You probably know that heart disease is the No. 1 Killer of women. What you might not know: You could have high cholesterol and high blood pressure – two of the biggest risk factors – and not even realize it. Protect yourself with these simple tests.
How to test your blood pressure:
- How It Works: A cuff is inflated around your arm. The attached dial or digital monitor measures the pressure in the arteries as your hear pumps.
- Why You Need It: Over time, high blood pressure can make your arteries less flexible, so blood has more difficulty flowing through them. Hypertension (the medical term for high blood pressure) also can damage blood vessels, possibly leading to kidney failure or blindness, or triggering the formation of plaque in the arteries that can cause a heart attack or stroke. Most often, people can't tell they have high blood pressure, but if you feel dizzy have blurry vision or get frequent headaches, see your doctor.
- When To Get It: Every two years as part of a routine checkup; once per year or more if your pressure is elevated.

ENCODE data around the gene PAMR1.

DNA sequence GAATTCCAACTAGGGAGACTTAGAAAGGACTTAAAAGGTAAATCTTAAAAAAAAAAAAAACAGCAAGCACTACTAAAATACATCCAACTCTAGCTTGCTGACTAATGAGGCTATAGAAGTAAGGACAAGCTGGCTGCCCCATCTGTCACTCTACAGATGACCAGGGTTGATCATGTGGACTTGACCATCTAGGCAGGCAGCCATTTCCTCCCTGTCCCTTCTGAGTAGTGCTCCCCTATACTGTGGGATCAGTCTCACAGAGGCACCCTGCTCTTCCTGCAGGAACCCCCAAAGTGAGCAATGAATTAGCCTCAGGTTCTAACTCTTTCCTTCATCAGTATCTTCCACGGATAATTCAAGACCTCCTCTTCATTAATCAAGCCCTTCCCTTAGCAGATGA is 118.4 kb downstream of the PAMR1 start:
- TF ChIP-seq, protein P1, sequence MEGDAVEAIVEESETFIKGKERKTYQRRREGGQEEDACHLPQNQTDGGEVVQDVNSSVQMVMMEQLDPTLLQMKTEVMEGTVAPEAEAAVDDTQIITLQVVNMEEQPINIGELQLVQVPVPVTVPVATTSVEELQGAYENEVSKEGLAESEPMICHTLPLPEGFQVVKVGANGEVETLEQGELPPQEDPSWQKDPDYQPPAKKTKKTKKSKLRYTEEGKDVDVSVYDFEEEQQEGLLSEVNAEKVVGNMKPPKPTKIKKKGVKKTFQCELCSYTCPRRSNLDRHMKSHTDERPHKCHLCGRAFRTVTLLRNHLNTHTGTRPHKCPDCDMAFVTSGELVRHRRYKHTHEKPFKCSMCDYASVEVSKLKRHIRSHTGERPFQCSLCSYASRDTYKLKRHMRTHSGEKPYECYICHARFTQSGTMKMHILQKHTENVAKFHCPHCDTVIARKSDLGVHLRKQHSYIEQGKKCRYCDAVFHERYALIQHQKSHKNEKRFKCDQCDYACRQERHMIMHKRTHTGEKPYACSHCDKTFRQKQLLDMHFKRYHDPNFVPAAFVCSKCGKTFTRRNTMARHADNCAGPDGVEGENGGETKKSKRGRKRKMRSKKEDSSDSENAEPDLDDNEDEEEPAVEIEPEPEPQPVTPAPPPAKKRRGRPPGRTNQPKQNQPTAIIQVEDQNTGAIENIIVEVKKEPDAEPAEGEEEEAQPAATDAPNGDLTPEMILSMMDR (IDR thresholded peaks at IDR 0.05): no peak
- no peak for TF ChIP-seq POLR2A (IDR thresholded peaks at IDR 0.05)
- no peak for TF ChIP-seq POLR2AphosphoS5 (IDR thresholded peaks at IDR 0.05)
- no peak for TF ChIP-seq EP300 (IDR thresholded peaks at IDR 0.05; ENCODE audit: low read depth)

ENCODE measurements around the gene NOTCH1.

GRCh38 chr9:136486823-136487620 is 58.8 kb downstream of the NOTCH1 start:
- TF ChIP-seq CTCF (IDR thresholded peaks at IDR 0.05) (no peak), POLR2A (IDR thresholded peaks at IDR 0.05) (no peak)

- What The Numbers Mean: The optimal reading is less than 120/80 mmHg (millimeters of mercury). The top, or first, number – the systolic – is the pressure in your arteries when your heart beats. The bottom – diastolic – number is the pressure between beats.
- Next Steps: If your blood pressure is borderline high (130/80), get rechecked a few weeks later. Lifestyle tweaks such as losing weight, sticking to less that 1,200 milligrams of sodium a day, exercising and managing stress might lower your pressure in just three months, if you're borderline. If your pressure is high (greater than 140/90), your doctor might prescribe diuretics, ACE inhibitors or beta-blockers to reduce it, in addition to recommending the lifestyle changes above.
About half of women older than 45 have hypertension, but experts say it's showing up in younger women, because more of them are overweight (extra pounds put strain on all body parts, including the arteries). Being sedentary, eating too much sodium and having a family history or a condition such as diabetes can also put you at risk. Did you develop high blood pressure while pregnant? Even if it went back down after delivery you're at higher risk of getting the condition again.